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The possibility of another God working with Moses:

www.oocities.org...

The problem is our Bible itself. The Canon Process is terrible and not inspired by the Holy Spirit but for the sake of profit and oppression. Many non-Canon texts are left out which provided a very good explanation for the inconsistencies in the Bible.

The God of Jesus calls Father has not changed since the Book of Enoch which was pre-deluvian.

Aside from the Gospel of Jesus, most of the rest of the Bible teaches practices that are not sustainable from a naturalist's point of view, in other words, destructive to our Planet, nature, and animals. Those works could not be from the same God Jesus calls Father.

The teachings of Jesus serve to stop the suffering to animals and nature from sacrifices (made to demons/fallen angels) and secular human activities (city building, agriculture, construction, engineering, etc) by pursuing a life of austerity and self denial by looking to natural sources to sustain onself.

The teachings of Jesus in fact catered to those who inflicted the least damage to nature - the poorest classes of people. His radical teachings would insult those who had many things and hope in this world, those eats well, has a comfortable life, in other words, wealthy by global standards (most of the people in the world are poor)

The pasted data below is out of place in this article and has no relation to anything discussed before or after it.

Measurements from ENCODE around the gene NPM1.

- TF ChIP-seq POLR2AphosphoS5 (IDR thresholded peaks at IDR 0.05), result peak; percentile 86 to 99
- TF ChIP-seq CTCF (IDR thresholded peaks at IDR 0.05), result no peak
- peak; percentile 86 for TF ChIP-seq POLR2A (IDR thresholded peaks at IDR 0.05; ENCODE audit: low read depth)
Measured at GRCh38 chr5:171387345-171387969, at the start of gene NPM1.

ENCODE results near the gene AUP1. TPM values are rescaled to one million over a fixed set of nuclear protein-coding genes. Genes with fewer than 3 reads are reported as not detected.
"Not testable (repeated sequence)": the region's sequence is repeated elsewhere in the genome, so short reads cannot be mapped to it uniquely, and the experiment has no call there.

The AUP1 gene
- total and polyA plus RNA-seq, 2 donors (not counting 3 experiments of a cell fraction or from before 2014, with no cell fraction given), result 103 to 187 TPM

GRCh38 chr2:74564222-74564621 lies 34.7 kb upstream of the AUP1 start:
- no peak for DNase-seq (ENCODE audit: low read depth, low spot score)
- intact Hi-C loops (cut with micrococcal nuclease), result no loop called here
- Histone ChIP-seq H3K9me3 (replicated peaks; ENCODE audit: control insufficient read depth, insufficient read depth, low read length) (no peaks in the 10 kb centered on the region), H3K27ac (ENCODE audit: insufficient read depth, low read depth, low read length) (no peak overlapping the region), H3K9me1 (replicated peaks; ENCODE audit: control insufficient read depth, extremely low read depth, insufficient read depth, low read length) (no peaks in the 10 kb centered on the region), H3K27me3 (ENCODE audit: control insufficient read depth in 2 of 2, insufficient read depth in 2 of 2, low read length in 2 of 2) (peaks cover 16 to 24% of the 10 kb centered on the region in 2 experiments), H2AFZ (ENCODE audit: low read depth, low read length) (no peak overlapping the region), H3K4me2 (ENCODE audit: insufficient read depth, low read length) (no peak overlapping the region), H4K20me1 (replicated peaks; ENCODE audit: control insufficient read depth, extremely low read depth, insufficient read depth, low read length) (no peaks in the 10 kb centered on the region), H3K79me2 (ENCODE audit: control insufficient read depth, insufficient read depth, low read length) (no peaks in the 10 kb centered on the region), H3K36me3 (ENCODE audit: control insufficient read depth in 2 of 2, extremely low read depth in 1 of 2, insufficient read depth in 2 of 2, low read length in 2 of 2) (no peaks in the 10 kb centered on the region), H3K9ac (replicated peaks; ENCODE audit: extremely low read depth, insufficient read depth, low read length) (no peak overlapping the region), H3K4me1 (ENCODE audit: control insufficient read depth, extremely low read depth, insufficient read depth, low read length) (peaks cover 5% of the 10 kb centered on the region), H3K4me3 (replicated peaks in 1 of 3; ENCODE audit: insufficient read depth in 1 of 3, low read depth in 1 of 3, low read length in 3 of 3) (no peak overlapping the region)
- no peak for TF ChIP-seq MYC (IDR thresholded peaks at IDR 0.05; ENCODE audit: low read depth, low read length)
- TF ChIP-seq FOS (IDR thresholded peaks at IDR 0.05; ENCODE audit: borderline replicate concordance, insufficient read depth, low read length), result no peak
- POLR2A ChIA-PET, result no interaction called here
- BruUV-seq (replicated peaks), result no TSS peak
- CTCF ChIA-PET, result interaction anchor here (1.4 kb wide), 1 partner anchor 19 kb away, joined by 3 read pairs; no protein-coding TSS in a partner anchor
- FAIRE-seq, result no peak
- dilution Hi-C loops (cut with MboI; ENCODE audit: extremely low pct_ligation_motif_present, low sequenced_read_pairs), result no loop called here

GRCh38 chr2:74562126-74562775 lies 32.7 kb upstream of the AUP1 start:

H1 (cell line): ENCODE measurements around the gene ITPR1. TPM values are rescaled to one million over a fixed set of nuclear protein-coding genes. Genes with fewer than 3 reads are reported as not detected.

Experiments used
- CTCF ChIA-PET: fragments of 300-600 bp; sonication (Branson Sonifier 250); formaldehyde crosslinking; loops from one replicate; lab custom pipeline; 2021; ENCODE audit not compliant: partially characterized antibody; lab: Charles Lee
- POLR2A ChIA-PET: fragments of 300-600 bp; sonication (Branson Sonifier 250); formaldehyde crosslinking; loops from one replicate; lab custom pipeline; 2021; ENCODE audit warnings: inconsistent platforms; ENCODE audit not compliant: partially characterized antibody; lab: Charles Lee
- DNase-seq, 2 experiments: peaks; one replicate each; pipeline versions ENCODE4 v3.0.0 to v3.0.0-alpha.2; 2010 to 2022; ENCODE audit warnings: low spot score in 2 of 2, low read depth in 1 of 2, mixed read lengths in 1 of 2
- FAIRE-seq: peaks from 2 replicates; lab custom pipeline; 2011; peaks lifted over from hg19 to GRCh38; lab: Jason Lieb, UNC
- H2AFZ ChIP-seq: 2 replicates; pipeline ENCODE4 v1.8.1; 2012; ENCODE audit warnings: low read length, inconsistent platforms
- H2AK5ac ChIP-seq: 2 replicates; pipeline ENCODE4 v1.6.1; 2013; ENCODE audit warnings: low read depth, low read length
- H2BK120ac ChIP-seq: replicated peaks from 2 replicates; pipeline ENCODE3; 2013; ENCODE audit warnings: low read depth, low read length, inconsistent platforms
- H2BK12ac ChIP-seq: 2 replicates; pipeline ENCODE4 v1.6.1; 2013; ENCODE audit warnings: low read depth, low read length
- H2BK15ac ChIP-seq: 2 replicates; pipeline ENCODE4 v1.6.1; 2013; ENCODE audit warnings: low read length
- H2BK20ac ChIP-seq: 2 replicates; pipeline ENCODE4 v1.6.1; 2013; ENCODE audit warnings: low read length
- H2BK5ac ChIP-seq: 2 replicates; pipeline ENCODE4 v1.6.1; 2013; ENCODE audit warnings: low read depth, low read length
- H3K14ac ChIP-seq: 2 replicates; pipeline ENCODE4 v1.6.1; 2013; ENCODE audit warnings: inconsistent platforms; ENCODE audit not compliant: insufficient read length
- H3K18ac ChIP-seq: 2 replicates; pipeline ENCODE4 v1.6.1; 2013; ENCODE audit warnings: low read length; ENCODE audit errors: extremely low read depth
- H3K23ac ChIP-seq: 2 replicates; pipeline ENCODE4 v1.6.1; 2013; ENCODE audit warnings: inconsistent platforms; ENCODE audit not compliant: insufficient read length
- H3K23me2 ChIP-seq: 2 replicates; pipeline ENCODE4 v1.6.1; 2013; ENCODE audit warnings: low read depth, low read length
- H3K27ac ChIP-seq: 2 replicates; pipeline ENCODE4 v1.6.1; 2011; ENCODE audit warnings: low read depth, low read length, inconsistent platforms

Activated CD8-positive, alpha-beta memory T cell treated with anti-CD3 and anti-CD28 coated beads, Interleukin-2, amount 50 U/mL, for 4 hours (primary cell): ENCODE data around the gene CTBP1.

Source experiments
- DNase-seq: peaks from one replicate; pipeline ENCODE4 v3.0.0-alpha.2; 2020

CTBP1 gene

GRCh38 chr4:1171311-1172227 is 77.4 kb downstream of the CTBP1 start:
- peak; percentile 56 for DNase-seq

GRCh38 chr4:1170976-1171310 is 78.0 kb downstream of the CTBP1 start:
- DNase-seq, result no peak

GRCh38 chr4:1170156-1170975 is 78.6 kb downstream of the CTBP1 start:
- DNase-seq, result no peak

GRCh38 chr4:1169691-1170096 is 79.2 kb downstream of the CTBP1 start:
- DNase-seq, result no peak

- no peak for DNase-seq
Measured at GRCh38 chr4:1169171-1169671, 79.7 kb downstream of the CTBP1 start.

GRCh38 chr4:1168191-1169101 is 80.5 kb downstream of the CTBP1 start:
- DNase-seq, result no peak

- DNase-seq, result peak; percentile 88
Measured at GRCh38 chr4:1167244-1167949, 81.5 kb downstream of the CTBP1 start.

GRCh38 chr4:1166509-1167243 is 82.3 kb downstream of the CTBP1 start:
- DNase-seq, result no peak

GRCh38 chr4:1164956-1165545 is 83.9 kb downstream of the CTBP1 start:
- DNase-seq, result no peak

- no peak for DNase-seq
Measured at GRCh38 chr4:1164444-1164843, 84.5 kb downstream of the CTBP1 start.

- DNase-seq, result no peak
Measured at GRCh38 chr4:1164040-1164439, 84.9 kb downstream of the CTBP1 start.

History serves that species with most voracious apetites such as dinosaurs, and later on, gigantic mammals are made extinct. We are next.



posted on Aug, 9 2012 @ 04:06 PM
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reply to post by calstorm
 


What is the question exactly though? That God was angry with the Jews or that He changed His mind about killing them all in the desert?



posted on Aug, 9 2012 @ 04:10 PM
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Originally posted by AfterInfinity
reply to post by calstorm
 



14 And the Lord repented of the evil which he thought to do unto his people.


Greatest. Line. Ever.

It looks like "God" isn't so loving and merciful after all. Guess you better choose another scapegoat for the bumps in your path, people.


EDIT:

14 Then the Lord relented and did not bring on his people the disaster he had threatened.


Here we have a very clear example of our leaders attempting to make God look good. Look at all that rewriting! Look at that backpedaling! For the "word of God", that's some hefty changes. My, oh my...
edit on 9-8-2012 by AfterInfinity because: (no reason given)


What "rewriting"? It's only updating the older English of the King James period to modern English terms. Back then "repented" meant "changed mind". Now most people see repentance as a change in behavior, and it is at maturity, but "repent" means "to change one's mind". And the Hebrew word that's used for "evil" would be better translated as "calamity" in today's vernacular.



posted on Aug, 9 2012 @ 04:13 PM
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reply to post by NOTurTypical
 


Really? I didn't think "updating" could change the line so much...I mean, it's not like we don't use the word "evil" still. What's to update?

Naw, it was rewritten.



posted on Aug, 9 2012 @ 04:15 PM
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Originally posted by calstorm
reply to post by Blaine91555
 


I am sorry, but while your argument may be valid, I was taught growing up the the King James version was the only acceptable version and anyone with the holy spirit did not need it to be put in "modern" terms. The elders in which I was dealing with believed strongly that the other version of the bible were taking sinful liberties with the word of God and would be punished.